////8BAAAAAAAAAAwCAAAARE12YzJWaWV3U3RhdGUsIFZlcnNpb249MS4wL
jAuMCwgQ3VsdHVyZT1uZXV0cmFsLCBQdWJsaWNLZXlUb2tlbj1udWxsBQEA
AAAbTXZjMlZpZXdTdGF0ZS5Nb2RlbHMuUGVyc29uBAAAABo8Rmlyc3ROYW1
lPmtfX0JhY2tpbmdGaWVsZBk8TGFzdE5hbWU+a19fQmFja2luZ0ZpZWxkFj
xFbWFpbD5rX19CYWNraW5nRmllbGQbPFJvd1ZlcnNpb24+a19fQmFja2luZ
0ZpZWxkAQEBAA0CAAAABgMAAAAHTWFhcnRlbgYEAAAACEJhbGxpYXV3BgUA
AAAAqCw1nBkWzIgL" />

[/code]

Yes, this looks ugly and smells like ViewState, but it’s not. Let’s submit our form to the next action method:

[code:c#]

[HttpPost]
public ActionResult Edit([Deserialize]Person person, FormCollection form)
{
    // Update model
    if (!TryUpdateModel(person, form.ToValueProvider()))
        return View(person);

    // Simulate fetching person from database
    Person currentPersonFromDatabase = new Person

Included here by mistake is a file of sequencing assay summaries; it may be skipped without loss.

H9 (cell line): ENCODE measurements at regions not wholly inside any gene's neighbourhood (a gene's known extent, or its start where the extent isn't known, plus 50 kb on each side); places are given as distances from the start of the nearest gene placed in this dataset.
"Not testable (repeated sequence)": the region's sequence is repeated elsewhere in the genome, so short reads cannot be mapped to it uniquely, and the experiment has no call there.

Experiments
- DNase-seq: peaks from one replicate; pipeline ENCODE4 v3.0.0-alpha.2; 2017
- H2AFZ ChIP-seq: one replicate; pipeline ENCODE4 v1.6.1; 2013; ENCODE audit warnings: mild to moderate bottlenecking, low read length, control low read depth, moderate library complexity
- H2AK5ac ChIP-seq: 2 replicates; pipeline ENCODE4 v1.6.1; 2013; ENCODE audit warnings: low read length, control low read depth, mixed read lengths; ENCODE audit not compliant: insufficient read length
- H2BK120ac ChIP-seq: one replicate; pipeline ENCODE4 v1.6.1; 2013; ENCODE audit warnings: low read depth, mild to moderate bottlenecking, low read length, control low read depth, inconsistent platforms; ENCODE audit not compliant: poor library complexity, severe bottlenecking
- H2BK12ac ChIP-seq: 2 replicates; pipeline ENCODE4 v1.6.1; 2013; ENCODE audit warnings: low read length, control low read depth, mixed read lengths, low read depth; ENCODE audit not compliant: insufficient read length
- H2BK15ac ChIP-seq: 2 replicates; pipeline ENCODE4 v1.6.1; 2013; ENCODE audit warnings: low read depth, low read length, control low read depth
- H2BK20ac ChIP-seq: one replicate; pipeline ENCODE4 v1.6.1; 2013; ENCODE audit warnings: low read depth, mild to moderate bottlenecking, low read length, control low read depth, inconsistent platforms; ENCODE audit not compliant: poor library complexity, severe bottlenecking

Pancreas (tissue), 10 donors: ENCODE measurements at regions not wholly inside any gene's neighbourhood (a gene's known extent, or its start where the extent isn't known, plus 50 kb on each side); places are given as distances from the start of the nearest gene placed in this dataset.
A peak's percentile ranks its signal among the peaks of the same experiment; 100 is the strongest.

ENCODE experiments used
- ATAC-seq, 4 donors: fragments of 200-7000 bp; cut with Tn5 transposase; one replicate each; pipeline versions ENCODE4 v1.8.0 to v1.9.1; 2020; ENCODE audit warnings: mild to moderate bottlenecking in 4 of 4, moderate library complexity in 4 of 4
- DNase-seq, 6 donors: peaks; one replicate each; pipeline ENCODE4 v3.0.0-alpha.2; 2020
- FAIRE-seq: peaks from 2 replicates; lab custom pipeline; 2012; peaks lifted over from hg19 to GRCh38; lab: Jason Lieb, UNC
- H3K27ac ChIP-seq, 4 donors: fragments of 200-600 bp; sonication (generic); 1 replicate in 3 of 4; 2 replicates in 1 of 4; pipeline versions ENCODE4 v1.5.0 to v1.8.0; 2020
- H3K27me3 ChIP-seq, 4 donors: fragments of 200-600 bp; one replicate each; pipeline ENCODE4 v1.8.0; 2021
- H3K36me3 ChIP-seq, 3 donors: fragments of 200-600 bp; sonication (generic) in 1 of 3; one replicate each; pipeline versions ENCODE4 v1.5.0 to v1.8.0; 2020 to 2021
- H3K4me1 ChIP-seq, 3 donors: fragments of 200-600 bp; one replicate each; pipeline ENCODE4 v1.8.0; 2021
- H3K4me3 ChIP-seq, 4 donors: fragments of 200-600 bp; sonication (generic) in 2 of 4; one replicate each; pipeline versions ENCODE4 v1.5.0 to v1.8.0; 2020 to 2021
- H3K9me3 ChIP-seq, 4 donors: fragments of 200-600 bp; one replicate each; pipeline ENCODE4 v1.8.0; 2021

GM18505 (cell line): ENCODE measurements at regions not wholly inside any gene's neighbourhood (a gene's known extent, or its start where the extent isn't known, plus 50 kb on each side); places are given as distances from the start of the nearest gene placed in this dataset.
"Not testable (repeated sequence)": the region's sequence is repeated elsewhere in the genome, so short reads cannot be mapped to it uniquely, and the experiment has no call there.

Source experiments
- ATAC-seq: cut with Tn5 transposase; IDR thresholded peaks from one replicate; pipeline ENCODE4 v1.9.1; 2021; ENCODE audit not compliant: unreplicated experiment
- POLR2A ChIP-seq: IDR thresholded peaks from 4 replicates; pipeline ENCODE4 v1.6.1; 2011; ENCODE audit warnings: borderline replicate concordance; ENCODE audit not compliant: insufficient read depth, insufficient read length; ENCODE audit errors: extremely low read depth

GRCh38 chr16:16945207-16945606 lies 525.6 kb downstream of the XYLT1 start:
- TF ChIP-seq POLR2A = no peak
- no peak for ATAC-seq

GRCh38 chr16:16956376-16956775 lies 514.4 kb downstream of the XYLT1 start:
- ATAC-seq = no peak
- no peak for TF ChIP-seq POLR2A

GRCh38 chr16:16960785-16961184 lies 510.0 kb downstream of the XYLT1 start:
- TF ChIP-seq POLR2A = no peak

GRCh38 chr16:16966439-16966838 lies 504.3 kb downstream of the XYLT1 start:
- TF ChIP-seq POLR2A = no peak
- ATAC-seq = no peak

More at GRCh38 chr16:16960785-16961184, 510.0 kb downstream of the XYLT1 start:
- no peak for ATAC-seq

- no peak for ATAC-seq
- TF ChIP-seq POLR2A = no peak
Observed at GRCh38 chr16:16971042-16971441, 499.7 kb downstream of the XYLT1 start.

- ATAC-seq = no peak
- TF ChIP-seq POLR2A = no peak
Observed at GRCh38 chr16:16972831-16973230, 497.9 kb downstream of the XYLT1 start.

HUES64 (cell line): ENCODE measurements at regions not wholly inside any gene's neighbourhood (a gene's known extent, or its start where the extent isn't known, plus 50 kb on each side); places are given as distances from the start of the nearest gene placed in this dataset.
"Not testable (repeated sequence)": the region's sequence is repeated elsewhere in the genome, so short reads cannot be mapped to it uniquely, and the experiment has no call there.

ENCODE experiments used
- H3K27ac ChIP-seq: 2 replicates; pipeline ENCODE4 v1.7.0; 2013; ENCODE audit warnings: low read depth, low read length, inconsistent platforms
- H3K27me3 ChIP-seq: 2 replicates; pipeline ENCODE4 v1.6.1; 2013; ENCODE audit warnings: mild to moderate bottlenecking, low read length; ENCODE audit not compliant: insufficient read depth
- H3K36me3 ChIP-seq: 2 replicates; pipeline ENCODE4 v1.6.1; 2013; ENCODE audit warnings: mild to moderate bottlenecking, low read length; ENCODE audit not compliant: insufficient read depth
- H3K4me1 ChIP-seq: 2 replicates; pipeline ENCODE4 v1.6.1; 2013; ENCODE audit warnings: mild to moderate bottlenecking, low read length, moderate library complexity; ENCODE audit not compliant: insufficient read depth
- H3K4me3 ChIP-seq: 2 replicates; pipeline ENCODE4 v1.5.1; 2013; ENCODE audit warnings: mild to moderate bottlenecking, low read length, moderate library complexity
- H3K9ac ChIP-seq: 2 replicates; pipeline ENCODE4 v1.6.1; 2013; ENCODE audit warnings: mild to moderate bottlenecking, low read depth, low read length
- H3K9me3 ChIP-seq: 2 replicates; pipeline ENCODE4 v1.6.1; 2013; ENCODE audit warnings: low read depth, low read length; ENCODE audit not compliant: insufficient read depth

{
        Id = person.Id,
        FirstName = "Maarten",
        LastName = "Balliauw",
        Email = "maarten@maartenballiauw.be",
        RowVersion = DateTime.Now
    };

    // Compare version with version from model state
    if (currentPersonFromDatabase.RowVersion > person.RowVersion)
    {
        // Concurrency issues!
        ModelState.AddModelError("Person", "Concurrency error: person was changed in database.");

        return View(person);
    }
    else
    {
        // Validation also succeeded
        return RedirectToAction("Success");
    }
}

[/code]

Let’s see what happens here…The previous model state is deserialized from the hidden field we created in our view, and passed into the parameter person of this action method. Edited form values are in the FormCollection parameter. In the action method body, the deserialized model is updated first with the values from the FormCollection parameter. Next, the current database row is retrieved, having a newer RowVersion timestamp. This indicates that the record has been modified in the database and that we have a concurrency issue, rendering a validation message.